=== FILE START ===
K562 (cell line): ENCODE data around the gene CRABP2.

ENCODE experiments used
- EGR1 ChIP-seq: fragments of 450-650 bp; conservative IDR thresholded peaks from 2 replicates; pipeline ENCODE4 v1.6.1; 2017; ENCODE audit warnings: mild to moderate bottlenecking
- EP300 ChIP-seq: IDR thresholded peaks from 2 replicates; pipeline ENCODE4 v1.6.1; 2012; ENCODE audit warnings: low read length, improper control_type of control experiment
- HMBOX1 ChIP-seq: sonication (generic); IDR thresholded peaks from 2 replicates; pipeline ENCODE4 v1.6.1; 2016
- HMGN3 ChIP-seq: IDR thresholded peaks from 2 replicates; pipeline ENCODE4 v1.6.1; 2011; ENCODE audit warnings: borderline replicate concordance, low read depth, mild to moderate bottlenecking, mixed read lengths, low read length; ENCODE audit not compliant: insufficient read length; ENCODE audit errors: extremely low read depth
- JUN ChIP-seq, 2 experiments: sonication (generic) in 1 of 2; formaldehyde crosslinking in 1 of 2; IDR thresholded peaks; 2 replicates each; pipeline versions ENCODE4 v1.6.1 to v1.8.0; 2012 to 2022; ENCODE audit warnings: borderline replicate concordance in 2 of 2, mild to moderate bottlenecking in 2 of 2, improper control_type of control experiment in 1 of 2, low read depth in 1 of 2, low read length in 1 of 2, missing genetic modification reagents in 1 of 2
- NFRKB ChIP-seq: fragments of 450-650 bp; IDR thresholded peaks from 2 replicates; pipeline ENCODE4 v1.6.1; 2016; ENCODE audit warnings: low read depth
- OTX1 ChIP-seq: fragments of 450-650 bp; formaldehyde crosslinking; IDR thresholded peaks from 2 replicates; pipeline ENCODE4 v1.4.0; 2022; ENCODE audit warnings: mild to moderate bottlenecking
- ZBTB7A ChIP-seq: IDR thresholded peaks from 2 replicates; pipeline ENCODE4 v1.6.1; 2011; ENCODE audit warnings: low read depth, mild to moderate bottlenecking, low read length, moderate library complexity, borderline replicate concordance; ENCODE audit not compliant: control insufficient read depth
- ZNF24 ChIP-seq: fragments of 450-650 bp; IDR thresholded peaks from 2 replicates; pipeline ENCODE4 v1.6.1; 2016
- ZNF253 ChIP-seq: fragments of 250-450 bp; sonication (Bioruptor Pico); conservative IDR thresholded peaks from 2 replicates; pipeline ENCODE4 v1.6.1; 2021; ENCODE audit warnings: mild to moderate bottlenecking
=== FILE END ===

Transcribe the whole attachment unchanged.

K562 (cell line): ENCODE data around the gene CRABP2.

ENCODE experiments used
- EGR1 ChIP-seq: fragments of 450-650 bp; conservative IDR thresholded peaks from 2 replicates; pipeline ENCODE4 v1.6.1; 2017; ENCODE audit warnings: mild to moderate bottlenecking
- EP300 ChIP-seq: IDR thresholded peaks from 2 replicates; pipeline ENCODE4 v1.6.1; 2012; ENCODE audit warnings: low read length, improper control_type of control experiment
- HMBOX1 ChIP-seq: sonication (generic); IDR thresholded peaks from 2 replicates; pipeline ENCODE4 v1.6.1; 2016
- HMGN3 ChIP-seq: IDR thresholded peaks from 2 replicates; pipeline ENCODE4 v1.6.1; 2011; ENCODE audit warnings: borderline replicate concordance, low read depth, mild to moderate bottlenecking, mixed read lengths, low read length; ENCODE audit not compliant: insufficient read length; ENCODE audit errors: extremely low read depth
- JUN ChIP-seq, 2 experiments: sonication (generic) in 1 of 2; formaldehyde crosslinking in 1 of 2; IDR thresholded peaks; 2 replicates each; pipeline versions ENCODE4 v1.6.1 to v1.8.0; 2012 to 2022; ENCODE audit warnings: borderline replicate concordance in 2 of 2, mild to moderate bottlenecking in 2 of 2, improper control_type of control experiment in 1 of 2, low read depth in 1 of 2, low read length in 1 of 2, missing genetic modification reagents in 1 of 2
- NFRKB ChIP-seq: fragments of 450-650 bp; IDR thresholded peaks from 2 replicates; pipeline ENCODE4 v1.6.1; 2016; ENCODE audit warnings: low read depth
- OTX1 ChIP-seq: fragments of 450-650 bp; formaldehyde crosslinking; IDR thresholded peaks from 2 replicates; pipeline ENCODE4 v1.4.0; 2022; ENCODE audit warnings: mild to moderate bottlenecking
- ZBTB7A ChIP-seq: IDR thresholded peaks from 2 replicates; pipeline ENCODE4 v1.6.1; 2011; ENCODE audit warnings: low read depth, mild to moderate bottlenecking, low read length, moderate library complexity, borderline replicate concordance; ENCODE audit not compliant: control insufficient read depth
- ZNF24 ChIP-seq: fragments of 450-650 bp; IDR thresholded peaks from 2 replicates; pipeline ENCODE4 v1.6.1; 2016
- ZNF253 ChIP-seq: fragments of 250-450 bp; sonication (Bioruptor Pico); conservative IDR thresholded peaks from 2 replicates; pipeline ENCODE4 v1.6.1; 2021; ENCODE audit warnings: mild to moderate bottlenecking